Working as a Web Designer

BY IN Uncategorized, 21.01.2021

The tech industry is great for job security and compensation, but not everyone wants to spend all day programming. For those with a more artistic side, earning a degree in web design can provide many of the same benefits of working in tech while allowing for more creative expression. While earning a degree in the field, you will learn basic skills needed to create web pages and apps, as well as elements that make your work not only attractive but intuitive to use. Earning an undergraduate degree in web design lets employers know you have the skills necessary to build an attractive and functional website that can be attached to a database, e-commerce site, or anything else the company may need.

Why College Matters

You may be surprised at the strong market for this career. With companies that provide easy to use templates and drag and drop creation, you may think the days of ground-up design are in the past. While it is true that many companies do use these templates to create their sites, many others do not, and many use these templates as a jumping-off point and need someone with programming experience to make modifications to create the look and functionality they want. Don’t let finances stop you from attending college. Using a private lender to take out undergraduate student loans allows you to shop around for a great rate and favorable terms. Whether you are the student attending college or a parent who is willing to cosign the loan, private student loans allow you to make sure you are getting the best rate available for your situation.

What You Can Expect to Learn

Web design education focuses on learning to create a visually appealing website that provides the services needed by the visitor. Depending on the size of the company you work for, you may have little if any direct work with coding the site. While smaller companies may want you to have HTML, CSS, and some JavaScript experience, others only expect creative credentials. Even if you have no plans to do hands-on coding, understanding the basics allows you to make better decisions. Once you know what you can easily do on the programming side, it makes it easier to build a functional design.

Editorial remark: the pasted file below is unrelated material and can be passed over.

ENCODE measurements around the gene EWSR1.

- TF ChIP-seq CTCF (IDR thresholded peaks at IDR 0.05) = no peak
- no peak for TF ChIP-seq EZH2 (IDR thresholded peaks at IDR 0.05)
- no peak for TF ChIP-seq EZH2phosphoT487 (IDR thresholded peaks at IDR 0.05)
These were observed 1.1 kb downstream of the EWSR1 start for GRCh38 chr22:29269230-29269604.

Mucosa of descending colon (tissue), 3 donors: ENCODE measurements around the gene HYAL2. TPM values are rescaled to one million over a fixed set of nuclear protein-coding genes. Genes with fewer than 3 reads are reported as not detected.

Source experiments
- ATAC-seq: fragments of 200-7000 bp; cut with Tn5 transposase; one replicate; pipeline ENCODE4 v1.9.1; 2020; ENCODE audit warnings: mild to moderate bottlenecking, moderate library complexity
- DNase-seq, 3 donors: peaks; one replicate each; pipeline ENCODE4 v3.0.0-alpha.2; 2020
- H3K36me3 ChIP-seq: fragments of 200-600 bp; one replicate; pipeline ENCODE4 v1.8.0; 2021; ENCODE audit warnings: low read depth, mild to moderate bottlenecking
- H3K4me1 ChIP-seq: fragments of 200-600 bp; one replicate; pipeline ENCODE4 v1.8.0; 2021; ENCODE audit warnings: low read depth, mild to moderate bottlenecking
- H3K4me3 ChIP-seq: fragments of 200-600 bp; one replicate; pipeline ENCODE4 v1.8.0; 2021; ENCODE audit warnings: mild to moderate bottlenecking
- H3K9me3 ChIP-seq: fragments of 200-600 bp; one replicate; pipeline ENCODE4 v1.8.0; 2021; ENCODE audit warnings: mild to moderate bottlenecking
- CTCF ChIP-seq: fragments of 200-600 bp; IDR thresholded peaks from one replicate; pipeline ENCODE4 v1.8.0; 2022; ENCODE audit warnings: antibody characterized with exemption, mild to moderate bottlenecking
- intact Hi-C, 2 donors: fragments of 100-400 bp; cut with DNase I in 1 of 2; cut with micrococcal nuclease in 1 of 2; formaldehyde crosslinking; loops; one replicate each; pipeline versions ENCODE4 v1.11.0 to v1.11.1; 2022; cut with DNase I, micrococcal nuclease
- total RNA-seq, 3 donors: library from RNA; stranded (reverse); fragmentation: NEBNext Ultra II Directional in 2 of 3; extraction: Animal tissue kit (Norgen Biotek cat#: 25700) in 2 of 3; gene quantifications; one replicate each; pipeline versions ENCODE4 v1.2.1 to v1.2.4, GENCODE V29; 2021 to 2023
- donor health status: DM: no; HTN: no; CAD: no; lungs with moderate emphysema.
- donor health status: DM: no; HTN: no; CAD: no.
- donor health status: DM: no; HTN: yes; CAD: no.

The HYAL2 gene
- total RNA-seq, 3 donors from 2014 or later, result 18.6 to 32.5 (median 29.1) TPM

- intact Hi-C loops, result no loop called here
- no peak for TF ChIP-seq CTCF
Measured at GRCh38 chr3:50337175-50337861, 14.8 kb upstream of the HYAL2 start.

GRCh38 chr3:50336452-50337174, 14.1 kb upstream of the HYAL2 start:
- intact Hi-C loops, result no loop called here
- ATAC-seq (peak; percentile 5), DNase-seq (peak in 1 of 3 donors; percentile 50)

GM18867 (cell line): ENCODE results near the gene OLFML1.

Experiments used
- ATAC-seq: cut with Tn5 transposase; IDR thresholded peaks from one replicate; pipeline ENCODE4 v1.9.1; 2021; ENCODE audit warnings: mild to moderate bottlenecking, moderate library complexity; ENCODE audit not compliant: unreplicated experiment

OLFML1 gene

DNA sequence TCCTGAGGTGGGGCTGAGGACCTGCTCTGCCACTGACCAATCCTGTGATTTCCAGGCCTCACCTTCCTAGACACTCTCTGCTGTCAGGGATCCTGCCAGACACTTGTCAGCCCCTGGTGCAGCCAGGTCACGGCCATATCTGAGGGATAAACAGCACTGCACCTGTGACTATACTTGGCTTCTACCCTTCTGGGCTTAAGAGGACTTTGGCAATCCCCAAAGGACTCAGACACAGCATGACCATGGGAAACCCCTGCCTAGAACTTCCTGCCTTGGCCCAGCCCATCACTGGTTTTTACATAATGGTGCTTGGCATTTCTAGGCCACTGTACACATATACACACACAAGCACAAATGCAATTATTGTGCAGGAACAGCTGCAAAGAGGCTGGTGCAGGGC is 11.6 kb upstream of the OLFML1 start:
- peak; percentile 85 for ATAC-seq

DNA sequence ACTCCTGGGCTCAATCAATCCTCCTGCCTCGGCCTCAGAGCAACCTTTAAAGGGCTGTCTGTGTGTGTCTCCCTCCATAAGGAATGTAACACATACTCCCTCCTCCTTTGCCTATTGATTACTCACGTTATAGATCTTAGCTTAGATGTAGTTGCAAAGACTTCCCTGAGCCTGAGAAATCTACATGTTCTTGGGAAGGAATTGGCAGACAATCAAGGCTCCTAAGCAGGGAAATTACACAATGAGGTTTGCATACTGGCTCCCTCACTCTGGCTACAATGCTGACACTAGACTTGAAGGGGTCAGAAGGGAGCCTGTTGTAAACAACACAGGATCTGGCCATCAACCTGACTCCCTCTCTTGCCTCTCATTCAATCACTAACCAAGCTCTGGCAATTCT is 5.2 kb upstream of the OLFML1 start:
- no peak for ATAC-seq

Employers will expect you to be proficient with design software, such as Photoshop, Illustrator, and Webflow. The ability to edit and vector-based graphics is also an important skill. Finally, you need to be comfortable enough with new software that you can quickly and easily pick up a new CMS, or content management system. Using a CMS makes it much easier to manage websites and keeps the look of a site consistent while allowing for easy updates.

Who You Will Work With

The responsibilities of your job will vary depending on the size of the company you work for, and your clients depend on the type of company where you are employed. A small agency may expect you to meet with clients, work on the design, and even do some of the front-end coding for a site. When you work for a larger agency, you may never meet the clients directly and only be responsible for a small part of the design process.